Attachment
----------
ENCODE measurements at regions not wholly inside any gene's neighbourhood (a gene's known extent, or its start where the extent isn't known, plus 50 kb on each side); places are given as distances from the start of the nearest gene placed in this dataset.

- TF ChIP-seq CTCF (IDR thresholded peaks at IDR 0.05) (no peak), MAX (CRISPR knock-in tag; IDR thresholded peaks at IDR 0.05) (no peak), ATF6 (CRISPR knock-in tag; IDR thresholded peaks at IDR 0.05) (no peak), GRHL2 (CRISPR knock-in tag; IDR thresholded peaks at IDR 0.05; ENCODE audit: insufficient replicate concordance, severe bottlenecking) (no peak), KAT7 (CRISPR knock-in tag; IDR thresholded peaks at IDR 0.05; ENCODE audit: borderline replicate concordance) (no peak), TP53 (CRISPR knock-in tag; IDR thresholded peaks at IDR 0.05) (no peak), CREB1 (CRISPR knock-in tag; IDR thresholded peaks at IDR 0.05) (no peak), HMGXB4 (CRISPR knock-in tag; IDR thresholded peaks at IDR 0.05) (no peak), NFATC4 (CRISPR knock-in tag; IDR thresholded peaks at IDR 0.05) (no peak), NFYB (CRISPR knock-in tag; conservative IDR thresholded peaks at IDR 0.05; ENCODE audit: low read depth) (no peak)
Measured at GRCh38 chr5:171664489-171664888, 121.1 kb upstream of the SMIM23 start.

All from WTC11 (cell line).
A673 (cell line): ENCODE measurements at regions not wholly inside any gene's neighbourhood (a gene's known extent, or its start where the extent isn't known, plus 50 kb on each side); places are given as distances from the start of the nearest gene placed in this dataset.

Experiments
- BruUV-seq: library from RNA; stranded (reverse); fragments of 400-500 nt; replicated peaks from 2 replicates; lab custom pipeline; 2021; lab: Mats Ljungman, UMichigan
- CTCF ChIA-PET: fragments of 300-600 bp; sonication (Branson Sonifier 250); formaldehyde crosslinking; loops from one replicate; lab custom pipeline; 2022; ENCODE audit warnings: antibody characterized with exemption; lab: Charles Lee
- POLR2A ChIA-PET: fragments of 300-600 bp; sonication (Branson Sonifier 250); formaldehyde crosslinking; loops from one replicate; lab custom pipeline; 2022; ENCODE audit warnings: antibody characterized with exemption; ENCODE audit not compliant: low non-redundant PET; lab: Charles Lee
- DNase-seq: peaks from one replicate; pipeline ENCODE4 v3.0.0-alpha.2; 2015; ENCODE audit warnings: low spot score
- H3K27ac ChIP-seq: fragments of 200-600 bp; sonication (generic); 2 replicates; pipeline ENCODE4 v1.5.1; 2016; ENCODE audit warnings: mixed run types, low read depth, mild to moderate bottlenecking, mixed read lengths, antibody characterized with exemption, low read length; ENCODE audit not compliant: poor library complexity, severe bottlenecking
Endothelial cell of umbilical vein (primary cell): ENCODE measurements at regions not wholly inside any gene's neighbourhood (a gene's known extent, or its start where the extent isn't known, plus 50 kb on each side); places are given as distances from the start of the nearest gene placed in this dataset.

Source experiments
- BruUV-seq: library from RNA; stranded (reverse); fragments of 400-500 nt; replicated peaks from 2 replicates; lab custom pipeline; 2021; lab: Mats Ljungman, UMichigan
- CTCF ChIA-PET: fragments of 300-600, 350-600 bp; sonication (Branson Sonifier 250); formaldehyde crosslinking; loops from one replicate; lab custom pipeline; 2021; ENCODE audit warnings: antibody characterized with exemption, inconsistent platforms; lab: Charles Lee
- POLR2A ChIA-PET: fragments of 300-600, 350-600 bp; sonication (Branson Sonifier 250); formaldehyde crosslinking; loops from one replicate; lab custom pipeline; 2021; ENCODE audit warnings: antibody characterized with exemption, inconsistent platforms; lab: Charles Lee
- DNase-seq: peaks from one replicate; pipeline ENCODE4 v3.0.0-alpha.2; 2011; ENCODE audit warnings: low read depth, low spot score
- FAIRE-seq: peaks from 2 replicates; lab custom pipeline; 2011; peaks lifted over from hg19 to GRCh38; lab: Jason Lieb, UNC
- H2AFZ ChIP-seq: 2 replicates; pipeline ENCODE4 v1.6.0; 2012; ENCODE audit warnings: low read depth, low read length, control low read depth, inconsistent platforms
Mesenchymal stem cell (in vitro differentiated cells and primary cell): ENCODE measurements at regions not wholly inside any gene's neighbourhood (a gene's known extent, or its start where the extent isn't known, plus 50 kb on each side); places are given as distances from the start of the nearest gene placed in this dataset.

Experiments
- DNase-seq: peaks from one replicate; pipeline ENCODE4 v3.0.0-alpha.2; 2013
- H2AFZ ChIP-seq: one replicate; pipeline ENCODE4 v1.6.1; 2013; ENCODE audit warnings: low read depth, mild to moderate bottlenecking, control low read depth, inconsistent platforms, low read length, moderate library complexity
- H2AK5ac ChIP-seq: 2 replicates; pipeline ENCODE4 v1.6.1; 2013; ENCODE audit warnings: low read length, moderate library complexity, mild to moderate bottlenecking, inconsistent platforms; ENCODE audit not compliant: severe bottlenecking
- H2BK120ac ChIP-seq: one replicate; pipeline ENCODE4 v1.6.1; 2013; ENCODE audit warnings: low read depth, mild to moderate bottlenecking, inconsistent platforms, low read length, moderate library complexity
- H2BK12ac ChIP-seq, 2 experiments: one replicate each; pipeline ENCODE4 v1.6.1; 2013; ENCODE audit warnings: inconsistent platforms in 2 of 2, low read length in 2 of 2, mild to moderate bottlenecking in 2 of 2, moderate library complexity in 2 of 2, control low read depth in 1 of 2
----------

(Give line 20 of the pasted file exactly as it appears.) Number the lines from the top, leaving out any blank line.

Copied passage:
Mesenchymal stem cell (in vitro differentiated cells and primary cell): ENCODE measurements at regions not wholly inside any gene's neighbourhood (a gene's known extent, or its start where the extent isn't known, plus 50 kb on each side); places are given as distances from the start of the nearest gene placed in this dataset.